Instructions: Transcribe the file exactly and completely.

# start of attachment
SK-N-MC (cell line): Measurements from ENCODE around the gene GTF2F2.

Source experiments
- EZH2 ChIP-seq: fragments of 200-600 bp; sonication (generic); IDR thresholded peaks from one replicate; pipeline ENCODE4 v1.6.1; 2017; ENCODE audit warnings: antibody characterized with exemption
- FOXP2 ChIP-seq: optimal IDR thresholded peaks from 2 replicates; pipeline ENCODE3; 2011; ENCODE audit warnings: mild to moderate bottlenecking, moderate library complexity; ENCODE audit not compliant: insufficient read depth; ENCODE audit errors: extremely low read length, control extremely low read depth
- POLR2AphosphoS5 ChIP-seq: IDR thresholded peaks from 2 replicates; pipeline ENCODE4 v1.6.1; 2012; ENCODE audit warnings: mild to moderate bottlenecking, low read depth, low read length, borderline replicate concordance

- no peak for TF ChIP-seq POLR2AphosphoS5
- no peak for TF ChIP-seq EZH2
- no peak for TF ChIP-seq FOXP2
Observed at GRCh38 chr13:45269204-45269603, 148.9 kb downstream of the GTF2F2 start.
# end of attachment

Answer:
SK-N-MC (cell line): Measurements from ENCODE around the gene GTF2F2.

Source experiments
- EZH2 ChIP-seq: fragments of 200-600 bp; sonication (generic); IDR thresholded peaks from one replicate; pipeline ENCODE4 v1.6.1; 2017; ENCODE audit warnings: antibody characterized with exemption
- FOXP2 ChIP-seq: optimal IDR thresholded peaks from 2 replicates; pipeline ENCODE3; 2011; ENCODE audit warnings: mild to moderate bottlenecking, moderate library complexity; ENCODE audit not compliant: insufficient read depth; ENCODE audit errors: extremely low read length, control extremely low read depth
- POLR2AphosphoS5 ChIP-seq: IDR thresholded peaks from 2 replicates; pipeline ENCODE4 v1.6.1; 2012; ENCODE audit warnings: mild to moderate bottlenecking, low read depth, low read length, borderline replicate concordance

- no peak for TF ChIP-seq POLR2AphosphoS5
- no peak for TF ChIP-seq EZH2
- no peak for TF ChIP-seq FOXP2
Observed at GRCh38 chr13:45269204-45269603, 148.9 kb downstream of the GTF2F2 start.